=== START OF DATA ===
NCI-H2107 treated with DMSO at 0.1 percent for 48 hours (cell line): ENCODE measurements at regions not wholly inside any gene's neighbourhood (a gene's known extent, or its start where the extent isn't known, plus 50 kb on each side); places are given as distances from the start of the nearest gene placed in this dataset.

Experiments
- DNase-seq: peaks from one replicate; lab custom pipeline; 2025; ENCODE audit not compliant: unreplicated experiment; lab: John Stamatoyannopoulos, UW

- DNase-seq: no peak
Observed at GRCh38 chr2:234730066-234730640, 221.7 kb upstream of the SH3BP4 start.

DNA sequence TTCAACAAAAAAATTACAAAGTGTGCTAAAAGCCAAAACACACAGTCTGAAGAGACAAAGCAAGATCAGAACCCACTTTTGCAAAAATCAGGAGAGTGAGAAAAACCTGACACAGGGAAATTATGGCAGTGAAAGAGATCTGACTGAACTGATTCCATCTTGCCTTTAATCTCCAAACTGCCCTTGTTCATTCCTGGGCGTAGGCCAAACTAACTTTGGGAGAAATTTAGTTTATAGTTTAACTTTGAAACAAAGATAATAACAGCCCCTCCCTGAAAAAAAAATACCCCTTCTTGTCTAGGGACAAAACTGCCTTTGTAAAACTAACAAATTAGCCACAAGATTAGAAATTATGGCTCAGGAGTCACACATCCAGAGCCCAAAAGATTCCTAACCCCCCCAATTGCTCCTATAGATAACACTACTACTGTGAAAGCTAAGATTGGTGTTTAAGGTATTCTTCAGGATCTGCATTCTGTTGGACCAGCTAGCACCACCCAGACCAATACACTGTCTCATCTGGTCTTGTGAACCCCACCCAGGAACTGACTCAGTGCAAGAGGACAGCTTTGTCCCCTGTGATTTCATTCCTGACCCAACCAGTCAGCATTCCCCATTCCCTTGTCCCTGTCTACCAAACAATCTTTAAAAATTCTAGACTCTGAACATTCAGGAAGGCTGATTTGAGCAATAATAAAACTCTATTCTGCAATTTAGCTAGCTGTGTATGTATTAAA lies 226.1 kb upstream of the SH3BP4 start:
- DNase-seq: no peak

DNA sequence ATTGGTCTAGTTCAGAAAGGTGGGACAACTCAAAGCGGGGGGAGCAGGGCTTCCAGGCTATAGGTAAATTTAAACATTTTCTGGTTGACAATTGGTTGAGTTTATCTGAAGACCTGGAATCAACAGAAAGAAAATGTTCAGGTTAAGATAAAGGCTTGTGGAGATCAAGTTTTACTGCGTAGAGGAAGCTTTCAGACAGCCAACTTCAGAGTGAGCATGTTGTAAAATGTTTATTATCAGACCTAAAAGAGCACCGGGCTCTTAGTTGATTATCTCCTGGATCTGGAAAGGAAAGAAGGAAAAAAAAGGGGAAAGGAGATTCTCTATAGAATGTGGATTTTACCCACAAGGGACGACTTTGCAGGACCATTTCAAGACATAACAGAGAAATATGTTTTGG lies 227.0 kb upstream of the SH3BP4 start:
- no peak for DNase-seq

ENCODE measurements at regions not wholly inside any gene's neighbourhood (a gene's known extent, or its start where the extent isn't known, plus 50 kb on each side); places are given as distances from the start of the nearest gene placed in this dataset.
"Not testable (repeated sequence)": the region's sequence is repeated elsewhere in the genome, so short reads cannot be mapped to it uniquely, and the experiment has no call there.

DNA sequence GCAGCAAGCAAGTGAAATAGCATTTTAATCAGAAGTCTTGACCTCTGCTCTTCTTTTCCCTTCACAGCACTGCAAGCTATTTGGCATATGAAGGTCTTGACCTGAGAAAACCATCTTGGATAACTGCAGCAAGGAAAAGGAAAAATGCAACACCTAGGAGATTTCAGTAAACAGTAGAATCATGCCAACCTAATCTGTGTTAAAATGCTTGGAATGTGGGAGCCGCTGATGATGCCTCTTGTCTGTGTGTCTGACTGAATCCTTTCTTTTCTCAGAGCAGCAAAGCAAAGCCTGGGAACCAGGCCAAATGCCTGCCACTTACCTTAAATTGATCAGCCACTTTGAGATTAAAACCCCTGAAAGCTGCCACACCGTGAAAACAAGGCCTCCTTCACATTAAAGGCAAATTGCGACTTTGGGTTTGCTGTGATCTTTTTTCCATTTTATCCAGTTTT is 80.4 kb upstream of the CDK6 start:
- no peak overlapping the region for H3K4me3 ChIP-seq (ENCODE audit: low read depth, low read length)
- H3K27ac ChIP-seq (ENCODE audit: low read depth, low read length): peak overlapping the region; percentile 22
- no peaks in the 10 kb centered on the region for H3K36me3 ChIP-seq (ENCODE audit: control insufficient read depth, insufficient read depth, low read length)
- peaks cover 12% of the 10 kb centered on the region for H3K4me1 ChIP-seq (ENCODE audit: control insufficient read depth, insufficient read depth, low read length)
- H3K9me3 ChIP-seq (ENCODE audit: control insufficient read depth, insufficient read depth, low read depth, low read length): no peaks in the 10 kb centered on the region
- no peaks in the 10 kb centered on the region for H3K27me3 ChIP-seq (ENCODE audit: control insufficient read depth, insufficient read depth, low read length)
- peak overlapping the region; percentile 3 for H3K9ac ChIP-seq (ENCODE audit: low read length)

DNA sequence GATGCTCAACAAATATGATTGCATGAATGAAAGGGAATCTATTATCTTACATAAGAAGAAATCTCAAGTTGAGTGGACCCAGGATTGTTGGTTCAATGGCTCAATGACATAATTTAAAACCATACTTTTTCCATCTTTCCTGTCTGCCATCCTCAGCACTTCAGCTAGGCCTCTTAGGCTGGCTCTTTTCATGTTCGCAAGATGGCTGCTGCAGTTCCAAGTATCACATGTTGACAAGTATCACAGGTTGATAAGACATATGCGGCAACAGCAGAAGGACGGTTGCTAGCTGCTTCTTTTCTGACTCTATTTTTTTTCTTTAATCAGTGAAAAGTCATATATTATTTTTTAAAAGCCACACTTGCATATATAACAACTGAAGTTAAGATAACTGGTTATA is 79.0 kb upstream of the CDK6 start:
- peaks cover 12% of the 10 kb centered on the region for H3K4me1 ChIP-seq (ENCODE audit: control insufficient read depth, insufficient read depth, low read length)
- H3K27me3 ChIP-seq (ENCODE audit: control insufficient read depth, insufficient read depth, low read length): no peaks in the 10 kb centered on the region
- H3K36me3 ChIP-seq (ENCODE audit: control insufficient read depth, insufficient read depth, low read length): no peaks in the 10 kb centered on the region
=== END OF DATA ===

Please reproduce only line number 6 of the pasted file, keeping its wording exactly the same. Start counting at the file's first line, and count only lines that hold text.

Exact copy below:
DNA sequence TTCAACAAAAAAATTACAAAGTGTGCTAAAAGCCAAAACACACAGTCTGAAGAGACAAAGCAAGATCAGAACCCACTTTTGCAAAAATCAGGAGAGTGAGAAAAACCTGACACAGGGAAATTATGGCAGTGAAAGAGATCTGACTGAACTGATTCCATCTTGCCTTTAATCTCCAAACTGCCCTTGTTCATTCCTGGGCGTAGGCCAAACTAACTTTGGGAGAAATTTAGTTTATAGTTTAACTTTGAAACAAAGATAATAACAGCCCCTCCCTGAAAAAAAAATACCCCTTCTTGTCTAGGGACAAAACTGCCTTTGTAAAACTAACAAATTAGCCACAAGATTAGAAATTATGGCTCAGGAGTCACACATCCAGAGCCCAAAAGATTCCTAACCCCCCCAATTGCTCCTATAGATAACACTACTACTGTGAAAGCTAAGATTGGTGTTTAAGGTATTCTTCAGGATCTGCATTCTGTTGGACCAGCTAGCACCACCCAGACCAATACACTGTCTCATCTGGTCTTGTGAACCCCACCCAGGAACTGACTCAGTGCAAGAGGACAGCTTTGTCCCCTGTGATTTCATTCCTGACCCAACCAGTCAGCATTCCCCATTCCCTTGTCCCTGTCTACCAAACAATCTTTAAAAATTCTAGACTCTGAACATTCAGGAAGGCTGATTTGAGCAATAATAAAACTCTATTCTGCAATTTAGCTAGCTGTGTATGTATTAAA lies 226.1 kb upstream of the SH3BP4 start: